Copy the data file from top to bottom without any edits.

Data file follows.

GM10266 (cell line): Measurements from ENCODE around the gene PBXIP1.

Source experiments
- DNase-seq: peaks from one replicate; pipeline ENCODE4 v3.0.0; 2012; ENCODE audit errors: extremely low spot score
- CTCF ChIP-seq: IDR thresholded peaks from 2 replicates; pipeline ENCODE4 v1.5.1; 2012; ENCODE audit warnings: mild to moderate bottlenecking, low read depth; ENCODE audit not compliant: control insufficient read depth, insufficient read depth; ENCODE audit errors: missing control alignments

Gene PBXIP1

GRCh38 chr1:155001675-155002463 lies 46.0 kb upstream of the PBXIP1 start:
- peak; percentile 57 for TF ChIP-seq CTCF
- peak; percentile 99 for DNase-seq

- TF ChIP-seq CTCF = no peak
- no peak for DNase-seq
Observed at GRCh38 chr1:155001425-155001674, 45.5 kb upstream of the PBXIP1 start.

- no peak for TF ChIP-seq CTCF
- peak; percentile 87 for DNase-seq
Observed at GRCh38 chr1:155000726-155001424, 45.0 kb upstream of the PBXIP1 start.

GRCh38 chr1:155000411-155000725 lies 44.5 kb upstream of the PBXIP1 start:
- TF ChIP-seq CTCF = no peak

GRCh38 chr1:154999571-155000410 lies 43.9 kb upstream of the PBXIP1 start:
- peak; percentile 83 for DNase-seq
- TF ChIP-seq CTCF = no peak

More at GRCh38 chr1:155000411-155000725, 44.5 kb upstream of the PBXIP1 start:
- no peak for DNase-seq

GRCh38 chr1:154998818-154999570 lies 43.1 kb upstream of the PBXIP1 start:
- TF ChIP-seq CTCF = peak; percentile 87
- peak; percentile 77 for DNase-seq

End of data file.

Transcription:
GM10266 (cell line): Measurements from ENCODE around the gene PBXIP1.

Source experiments
- DNase-seq: peaks from one replicate; pipeline ENCODE4 v3.0.0; 2012; ENCODE audit errors: extremely low spot score
- CTCF ChIP-seq: IDR thresholded peaks from 2 replicates; pipeline ENCODE4 v1.5.1; 2012; ENCODE audit warnings: mild to moderate bottlenecking, low read depth; ENCODE audit not compliant: control insufficient read depth, insufficient read depth; ENCODE audit errors: missing control alignments

Gene PBXIP1

GRCh38 chr1:155001675-155002463 lies 46.0 kb upstream of the PBXIP1 start:
- peak; percentile 57 for TF ChIP-seq CTCF
- peak; percentile 99 for DNase-seq

- TF ChIP-seq CTCF = no peak
- no peak for DNase-seq
Observed at GRCh38 chr1:155001425-155001674, 45.5 kb upstream of the PBXIP1 start.

- no peak for TF ChIP-seq CTCF
- peak; percentile 87 for DNase-seq
Observed at GRCh38 chr1:155000726-155001424, 45.0 kb upstream of the PBXIP1 start.

GRCh38 chr1:155000411-155000725 lies 44.5 kb upstream of the PBXIP1 start:
- TF ChIP-seq CTCF = no peak

GRCh38 chr1:154999571-155000410 lies 43.9 kb upstream of the PBXIP1 start:
- peak; percentile 83 for DNase-seq
- TF ChIP-seq CTCF = no peak

More at GRCh38 chr1:155000411-155000725, 44.5 kb upstream of the PBXIP1 start:
- no peak for DNase-seq

GRCh38 chr1:154998818-154999570 lies 43.1 kb upstream of the PBXIP1 start:
- TF ChIP-seq CTCF = peak; percentile 87
- peak; percentile 77 for DNase-seq